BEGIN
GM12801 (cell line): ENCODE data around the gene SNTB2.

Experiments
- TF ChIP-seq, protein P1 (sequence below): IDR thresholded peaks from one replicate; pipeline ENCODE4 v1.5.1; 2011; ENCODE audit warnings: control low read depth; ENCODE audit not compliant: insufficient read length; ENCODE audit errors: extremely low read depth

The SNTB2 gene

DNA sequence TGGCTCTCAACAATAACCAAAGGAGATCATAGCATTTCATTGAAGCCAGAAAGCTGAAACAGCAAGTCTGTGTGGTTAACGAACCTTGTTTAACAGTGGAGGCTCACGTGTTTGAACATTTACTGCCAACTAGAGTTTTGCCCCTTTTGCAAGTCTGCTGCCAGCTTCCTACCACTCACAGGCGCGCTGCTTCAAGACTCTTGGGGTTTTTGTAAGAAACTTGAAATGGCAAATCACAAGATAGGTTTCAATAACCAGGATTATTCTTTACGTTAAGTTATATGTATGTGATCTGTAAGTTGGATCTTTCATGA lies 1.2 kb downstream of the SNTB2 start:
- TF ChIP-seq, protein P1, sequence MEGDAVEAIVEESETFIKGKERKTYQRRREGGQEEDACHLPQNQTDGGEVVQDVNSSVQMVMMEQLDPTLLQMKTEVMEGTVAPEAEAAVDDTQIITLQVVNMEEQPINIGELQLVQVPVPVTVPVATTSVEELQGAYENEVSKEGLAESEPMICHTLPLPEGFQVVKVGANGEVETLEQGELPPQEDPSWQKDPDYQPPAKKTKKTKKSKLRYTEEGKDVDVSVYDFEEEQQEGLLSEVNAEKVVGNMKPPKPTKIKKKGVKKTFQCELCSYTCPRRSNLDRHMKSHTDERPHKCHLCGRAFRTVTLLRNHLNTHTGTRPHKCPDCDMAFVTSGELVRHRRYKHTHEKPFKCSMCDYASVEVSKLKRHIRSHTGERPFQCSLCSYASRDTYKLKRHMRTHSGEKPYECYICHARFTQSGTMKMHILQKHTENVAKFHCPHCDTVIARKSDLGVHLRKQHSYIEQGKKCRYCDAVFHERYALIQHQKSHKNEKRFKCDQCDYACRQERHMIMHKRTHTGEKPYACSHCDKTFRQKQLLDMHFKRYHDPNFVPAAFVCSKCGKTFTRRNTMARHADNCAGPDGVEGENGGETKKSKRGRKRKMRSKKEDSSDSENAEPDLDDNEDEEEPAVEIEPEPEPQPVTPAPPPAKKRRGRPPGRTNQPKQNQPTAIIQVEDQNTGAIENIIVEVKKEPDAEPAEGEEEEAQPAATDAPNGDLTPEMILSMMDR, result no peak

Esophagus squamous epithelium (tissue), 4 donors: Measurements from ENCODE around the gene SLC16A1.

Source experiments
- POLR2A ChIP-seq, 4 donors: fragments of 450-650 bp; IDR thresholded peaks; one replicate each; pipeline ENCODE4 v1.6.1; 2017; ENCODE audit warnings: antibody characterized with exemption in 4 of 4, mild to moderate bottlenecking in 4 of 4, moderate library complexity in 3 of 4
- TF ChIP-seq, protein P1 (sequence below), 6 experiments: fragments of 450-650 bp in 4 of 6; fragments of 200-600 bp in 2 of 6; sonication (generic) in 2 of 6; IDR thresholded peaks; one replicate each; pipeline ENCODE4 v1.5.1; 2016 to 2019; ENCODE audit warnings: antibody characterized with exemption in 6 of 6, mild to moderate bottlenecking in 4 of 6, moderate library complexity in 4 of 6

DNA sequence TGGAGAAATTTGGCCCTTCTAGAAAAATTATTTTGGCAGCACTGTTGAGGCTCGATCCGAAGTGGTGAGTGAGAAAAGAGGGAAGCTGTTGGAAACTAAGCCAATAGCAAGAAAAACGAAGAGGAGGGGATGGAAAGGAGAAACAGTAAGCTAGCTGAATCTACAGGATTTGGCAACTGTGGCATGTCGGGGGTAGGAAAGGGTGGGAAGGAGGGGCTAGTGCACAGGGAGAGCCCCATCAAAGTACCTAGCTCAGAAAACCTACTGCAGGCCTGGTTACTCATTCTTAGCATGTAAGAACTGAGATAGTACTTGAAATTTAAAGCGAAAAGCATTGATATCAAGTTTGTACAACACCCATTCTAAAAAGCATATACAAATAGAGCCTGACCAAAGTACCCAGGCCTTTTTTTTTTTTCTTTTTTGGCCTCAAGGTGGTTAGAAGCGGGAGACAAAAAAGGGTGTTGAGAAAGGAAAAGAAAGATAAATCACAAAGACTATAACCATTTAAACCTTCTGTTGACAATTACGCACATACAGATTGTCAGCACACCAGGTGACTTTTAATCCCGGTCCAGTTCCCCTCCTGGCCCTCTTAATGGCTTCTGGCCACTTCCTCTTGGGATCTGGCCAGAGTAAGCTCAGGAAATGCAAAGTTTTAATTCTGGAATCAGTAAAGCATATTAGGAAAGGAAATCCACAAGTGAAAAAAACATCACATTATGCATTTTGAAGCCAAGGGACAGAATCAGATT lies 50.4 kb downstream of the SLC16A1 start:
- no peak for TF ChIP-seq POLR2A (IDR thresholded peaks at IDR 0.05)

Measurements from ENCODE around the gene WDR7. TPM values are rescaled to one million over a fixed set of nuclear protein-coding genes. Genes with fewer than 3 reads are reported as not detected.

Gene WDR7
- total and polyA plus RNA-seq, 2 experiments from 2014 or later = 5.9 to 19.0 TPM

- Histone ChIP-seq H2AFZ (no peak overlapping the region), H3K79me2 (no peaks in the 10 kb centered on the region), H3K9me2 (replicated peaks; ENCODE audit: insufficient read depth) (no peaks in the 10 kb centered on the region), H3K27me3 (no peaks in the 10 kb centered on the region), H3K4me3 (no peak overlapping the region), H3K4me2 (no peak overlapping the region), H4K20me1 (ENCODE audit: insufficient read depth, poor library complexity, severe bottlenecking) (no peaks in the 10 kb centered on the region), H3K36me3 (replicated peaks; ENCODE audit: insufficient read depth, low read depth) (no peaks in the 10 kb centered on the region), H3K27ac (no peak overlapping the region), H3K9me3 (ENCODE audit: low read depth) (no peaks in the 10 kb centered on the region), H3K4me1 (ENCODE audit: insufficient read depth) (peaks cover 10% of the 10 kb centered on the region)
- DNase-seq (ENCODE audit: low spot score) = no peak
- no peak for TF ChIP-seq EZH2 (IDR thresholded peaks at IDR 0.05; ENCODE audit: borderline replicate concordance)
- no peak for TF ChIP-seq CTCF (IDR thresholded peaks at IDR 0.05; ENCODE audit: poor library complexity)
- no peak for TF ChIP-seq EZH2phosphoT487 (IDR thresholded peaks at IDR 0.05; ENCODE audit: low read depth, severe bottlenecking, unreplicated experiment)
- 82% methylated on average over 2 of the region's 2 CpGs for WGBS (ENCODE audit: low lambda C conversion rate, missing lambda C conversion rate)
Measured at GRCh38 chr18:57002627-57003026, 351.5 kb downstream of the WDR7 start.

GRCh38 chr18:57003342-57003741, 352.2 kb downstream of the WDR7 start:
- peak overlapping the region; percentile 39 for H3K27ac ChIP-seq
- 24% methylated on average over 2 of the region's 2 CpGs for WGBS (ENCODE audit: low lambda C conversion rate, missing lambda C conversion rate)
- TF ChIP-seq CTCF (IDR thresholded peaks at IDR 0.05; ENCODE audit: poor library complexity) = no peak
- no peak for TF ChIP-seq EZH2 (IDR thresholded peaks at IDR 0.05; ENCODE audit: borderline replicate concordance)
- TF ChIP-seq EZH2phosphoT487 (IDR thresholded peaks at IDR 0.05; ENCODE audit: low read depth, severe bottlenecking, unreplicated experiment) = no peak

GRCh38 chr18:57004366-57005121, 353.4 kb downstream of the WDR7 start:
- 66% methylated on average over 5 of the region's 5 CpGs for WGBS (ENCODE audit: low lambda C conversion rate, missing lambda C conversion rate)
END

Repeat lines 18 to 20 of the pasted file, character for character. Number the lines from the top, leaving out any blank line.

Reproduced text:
- no peak for TF ChIP-seq EZH2 (IDR thresholded peaks at IDR 0.05; ENCODE audit: borderline replicate concordance)
- no peak for TF ChIP-seq CTCF (IDR thresholded peaks at IDR 0.05; ENCODE audit: poor library complexity)
- no peak for TF ChIP-seq EZH2phosphoT487 (IDR thresholded peaks at IDR 0.05; ENCODE audit: low read depth, severe bottlenecking, unreplicated experiment)